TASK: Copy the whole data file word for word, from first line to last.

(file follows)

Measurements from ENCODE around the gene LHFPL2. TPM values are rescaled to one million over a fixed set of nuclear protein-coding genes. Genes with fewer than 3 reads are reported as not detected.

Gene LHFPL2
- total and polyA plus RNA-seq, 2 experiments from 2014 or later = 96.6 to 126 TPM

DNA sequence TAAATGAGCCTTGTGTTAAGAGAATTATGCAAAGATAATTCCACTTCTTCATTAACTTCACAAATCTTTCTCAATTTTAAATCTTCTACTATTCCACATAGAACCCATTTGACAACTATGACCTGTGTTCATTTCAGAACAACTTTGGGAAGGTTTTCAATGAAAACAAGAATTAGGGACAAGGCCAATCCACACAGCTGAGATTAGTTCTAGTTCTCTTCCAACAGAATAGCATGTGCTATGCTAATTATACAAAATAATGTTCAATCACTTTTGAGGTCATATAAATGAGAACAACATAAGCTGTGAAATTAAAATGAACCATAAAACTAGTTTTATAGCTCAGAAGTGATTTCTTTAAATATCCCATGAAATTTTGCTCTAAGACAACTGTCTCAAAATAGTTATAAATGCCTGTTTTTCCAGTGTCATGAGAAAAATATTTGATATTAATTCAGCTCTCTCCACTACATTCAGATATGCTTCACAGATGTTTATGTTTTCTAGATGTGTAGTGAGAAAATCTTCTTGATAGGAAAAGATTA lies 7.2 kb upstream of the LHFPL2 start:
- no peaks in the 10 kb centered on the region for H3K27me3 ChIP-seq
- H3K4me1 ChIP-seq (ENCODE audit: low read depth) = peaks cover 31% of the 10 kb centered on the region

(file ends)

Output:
Measurements from ENCODE around the gene LHFPL2. TPM values are rescaled to one million over a fixed set of nuclear protein-coding genes. Genes with fewer than 3 reads are reported as not detected.

Gene LHFPL2
- total and polyA plus RNA-seq, 2 experiments from 2014 or later = 96.6 to 126 TPM

DNA sequence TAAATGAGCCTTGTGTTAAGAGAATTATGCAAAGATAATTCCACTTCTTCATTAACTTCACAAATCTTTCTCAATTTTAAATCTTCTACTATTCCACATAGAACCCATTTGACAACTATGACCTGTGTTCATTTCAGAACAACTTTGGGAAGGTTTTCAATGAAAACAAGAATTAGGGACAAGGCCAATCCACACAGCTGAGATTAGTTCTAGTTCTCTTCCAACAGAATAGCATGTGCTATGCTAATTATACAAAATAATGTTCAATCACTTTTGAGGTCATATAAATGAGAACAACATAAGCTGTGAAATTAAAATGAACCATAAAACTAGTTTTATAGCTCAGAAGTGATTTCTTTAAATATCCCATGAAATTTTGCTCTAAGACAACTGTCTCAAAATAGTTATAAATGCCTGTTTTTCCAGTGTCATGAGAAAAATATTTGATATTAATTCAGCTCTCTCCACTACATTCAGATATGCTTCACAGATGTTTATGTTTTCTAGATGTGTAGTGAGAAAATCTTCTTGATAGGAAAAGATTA lies 7.2 kb upstream of the LHFPL2 start:
- no peaks in the 10 kb centered on the region for H3K27me3 ChIP-seq
- H3K4me1 ChIP-seq (ENCODE audit: low read depth) = peaks cover 31% of the 10 kb centered on the region